Friday, 9 December 2011
Forums, the web, mags and green nonsense.
The internet came along and changed everything, with all age-groups embracing the possibilities it bought. There can be few things in western society that the internet has not infiltrated, whether it’s shopping, banking, watching tv, gaming, research or simply uploading photos of drunken parties onto social media sites.
For me, internet hobby-forums are a great way to see what other model makers are up, what’s hot and what’s not. It’s also a great social tool for like-minded nutters like me, and since re-joining this hobby a decade or so ago. I imagine that 95% of all the modellers I now know in the real world I had first contact with via the internet. 15 years ago, such was looked at as being slightly odd, possibly because in those days those ‘online’ were frequently socially challenged computer types – not always though, but mostly! Mix that up with toy trains and you really were entering Jimmy-no-Mates land, that underworld of smelly types in sheds, multi-coloured biros, bad breath, GWR green enamel under the finger nails, infrequent changes of underwear, a bath tub full of Lima boxes and overly well organised tidy notebooks.
We all know this hobby doesn’t have the best of image, but interestingly the guys doing the really great model making are sound upstanding members of society, not the odd-balls often seen trolling around shows with that fruity-aroma in tow (they’re mostly collectors I gather). The smart ones tend to keep their passion private and away from their professional lives where they could be ridiculed unless they have the character to carry it off of course!
Like many hobbyists I'm not in a local railway club, possibly because what I see in the clubroom around the corner doesn't really inspire me, so would rather spend time working on my own projects. And anyway, when it comes to toy trains, I’m a bit of a control freak and would almost certainly snap at those who don’t know which end of the tube the glue comes out of (as it ends up all over my latest wagon). Luckily several times a month I get to travel the country to see other modeller's layouts up close through a lens (and over several cups of tea), so that takes care of my yearning to see other people's fabulous modelling first hand, but without having to share glue with people who stick their fingers together.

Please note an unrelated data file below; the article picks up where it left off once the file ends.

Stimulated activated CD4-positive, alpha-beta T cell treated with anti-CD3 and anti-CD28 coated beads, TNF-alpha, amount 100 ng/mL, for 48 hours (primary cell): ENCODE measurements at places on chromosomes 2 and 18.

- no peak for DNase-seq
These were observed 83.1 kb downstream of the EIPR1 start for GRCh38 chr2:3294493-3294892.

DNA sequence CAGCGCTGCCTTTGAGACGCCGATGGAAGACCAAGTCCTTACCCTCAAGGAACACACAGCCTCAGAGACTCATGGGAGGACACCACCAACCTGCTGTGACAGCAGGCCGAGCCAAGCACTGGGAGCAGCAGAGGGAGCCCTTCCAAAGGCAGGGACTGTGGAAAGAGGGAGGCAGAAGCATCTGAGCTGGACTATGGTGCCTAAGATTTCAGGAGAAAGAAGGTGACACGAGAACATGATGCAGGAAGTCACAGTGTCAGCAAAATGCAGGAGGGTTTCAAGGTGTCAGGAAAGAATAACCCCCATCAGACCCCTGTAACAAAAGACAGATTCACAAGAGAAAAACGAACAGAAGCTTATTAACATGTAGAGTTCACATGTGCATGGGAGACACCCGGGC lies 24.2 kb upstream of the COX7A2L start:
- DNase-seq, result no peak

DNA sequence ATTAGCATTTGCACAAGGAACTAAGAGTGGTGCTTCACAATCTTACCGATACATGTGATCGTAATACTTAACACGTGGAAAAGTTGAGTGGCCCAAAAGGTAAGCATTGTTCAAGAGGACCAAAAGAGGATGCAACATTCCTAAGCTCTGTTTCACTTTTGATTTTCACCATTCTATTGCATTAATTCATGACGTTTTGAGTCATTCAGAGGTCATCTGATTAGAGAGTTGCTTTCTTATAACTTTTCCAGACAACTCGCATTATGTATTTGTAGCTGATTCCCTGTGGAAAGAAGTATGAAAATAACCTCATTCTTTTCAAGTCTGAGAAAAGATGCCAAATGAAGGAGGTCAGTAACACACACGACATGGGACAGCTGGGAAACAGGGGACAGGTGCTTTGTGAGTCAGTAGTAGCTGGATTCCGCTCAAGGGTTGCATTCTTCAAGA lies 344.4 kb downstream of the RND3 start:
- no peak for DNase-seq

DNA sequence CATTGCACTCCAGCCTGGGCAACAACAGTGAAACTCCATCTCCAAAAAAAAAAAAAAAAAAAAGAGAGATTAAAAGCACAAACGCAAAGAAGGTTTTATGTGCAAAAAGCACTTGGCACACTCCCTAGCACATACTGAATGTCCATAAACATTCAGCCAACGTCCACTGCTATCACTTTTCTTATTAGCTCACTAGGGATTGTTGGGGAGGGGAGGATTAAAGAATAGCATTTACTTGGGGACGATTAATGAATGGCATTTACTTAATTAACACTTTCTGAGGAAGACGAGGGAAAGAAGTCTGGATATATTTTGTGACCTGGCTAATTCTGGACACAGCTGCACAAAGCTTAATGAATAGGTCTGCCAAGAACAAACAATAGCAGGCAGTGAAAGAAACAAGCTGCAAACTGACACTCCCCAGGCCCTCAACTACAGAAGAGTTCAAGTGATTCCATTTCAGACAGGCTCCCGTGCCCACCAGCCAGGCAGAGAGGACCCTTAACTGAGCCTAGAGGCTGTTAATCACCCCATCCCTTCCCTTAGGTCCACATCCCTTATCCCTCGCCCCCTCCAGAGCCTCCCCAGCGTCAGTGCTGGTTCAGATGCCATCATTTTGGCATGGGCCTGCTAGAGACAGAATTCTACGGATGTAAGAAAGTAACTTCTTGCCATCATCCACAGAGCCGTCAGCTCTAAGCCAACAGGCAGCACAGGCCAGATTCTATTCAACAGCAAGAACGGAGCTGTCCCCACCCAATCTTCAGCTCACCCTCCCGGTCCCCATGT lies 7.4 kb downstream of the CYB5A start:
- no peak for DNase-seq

Traditionally the printed hobby-magazine prior to the web was the only platform to share modelling with a greater audience beyond that of a club open day or exhibition. But now, the internet, or more specifically forums are changing the way that magazines used to work, in the future magazines will probably have less emphasis on breaking news to become of more of a showcase for classy layouts and modelling professionally photographed, written and presented. I might be wrong of course, but with the ability of the internet to transmit breaking news globally at an instant, manufacturers clamouring for pole position increasingly will rely on the web as the first port of call to introduce their new wares.
Some will say that the bell tolls warning the end of traditional paper media, but I think that there will always be a demand for something that doesn't need batteries. For many, large volumes of text are easier to read printed on paper than on a computer screen - though maybe that's just me? When photography was invented they said that painting was dead, when TV was invented they said that film was dead. Nonsense of course!
But I do think with all these extra ways to get our fix (or is it distraction?) less model making takes place these days because there still are only 24 hours in the day, the likes of Hornby & Bachmann know this of course, and will happily swap some of your salary for an increasing arsenal of ready-made bits and pieces to save the modeller time ultimately turning us all into collectors.
In this increasingly ‘green’ society we live in, I always find it fascinating that we have a hunger for electricity that is far greater now that it was just a decade ago. When you’ve finished reading your paper book or magazine you can recycle it into egg cartons or newspaper and a new tree can be grown. On the other hand electronic display devices are costly to make, use many toxic materials, cannot really be recycled to any real degree and require bigger and bigger power stations to produce all the electricity to manufacture and power the devices.
Rounding up on a positive note, we have more choice than ever before with electronic and printed media living side by side, with some model railway magazines unlike their other paper stable mates covering other subjects are actually increasing their sales! Of course there will always be those that favour one media form over another, so now there is something for everyone which is always a good thing. Me? I love the web for its immediacy in getting information across and being able to communicate and share the hobby with like-minded souls, but nothing will beat the proper printed page to appreciate a good model railway properly photographed, short of seeing it for real of course, but I would say that wouldn’t I?